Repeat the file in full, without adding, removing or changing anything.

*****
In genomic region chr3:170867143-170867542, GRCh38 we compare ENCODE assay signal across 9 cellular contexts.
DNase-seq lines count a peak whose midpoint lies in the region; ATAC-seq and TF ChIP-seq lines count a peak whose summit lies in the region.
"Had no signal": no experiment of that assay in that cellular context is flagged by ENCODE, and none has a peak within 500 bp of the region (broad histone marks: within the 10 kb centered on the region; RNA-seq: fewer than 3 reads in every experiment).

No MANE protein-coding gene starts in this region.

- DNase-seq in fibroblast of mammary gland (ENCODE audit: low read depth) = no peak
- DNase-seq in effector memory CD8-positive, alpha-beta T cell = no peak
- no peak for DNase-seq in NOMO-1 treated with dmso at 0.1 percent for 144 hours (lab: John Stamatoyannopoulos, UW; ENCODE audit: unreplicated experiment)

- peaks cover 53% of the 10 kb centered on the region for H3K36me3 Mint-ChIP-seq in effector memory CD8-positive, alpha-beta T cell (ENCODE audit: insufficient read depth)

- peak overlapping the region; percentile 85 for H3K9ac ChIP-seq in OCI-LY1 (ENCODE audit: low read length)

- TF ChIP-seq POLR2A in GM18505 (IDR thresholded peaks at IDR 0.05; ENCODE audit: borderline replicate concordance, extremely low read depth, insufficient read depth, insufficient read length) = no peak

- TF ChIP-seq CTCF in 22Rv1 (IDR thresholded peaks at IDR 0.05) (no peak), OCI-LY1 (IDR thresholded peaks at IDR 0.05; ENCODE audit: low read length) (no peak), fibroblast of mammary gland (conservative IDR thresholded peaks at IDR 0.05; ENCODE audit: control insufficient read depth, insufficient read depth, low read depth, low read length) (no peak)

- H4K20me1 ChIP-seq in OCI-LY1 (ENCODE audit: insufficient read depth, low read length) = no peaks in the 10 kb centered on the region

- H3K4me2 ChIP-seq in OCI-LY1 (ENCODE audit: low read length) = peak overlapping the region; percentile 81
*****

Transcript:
In genomic region chr3:170867143-170867542, GRCh38 we compare ENCODE assay signal across 9 cellular contexts.
DNase-seq lines count a peak whose midpoint lies in the region; ATAC-seq and TF ChIP-seq lines count a peak whose summit lies in the region.
"Had no signal": no experiment of that assay in that cellular context is flagged by ENCODE, and none has a peak within 500 bp of the region (broad histone marks: within the 10 kb centered on the region; RNA-seq: fewer than 3 reads in every experiment).

No MANE protein-coding gene starts in this region.

- DNase-seq in fibroblast of mammary gland (ENCODE audit: low read depth) = no peak
- DNase-seq in effector memory CD8-positive, alpha-beta T cell = no peak
- no peak for DNase-seq in NOMO-1 treated with dmso at 0.1 percent for 144 hours (lab: John Stamatoyannopoulos, UW; ENCODE audit: unreplicated experiment)

- peaks cover 53% of the 10 kb centered on the region for H3K36me3 Mint-ChIP-seq in effector memory CD8-positive, alpha-beta T cell (ENCODE audit: insufficient read depth)

- peak overlapping the region; percentile 85 for H3K9ac ChIP-seq in OCI-LY1 (ENCODE audit: low read length)

- TF ChIP-seq POLR2A in GM18505 (IDR thresholded peaks at IDR 0.05; ENCODE audit: borderline replicate concordance, extremely low read depth, insufficient read depth, insufficient read length) = no peak

- TF ChIP-seq CTCF in 22Rv1 (IDR thresholded peaks at IDR 0.05) (no peak), OCI-LY1 (IDR thresholded peaks at IDR 0.05; ENCODE audit: low read length) (no peak), fibroblast of mammary gland (conservative IDR thresholded peaks at IDR 0.05; ENCODE audit: control insufficient read depth, insufficient read depth, low read depth, low read length) (no peak)

- H4K20me1 ChIP-seq in OCI-LY1 (ENCODE audit: insufficient read depth, low read length) = no peaks in the 10 kb centered on the region

- H3K4me2 ChIP-seq in OCI-LY1 (ENCODE audit: low read length) = peak overlapping the region; percentile 81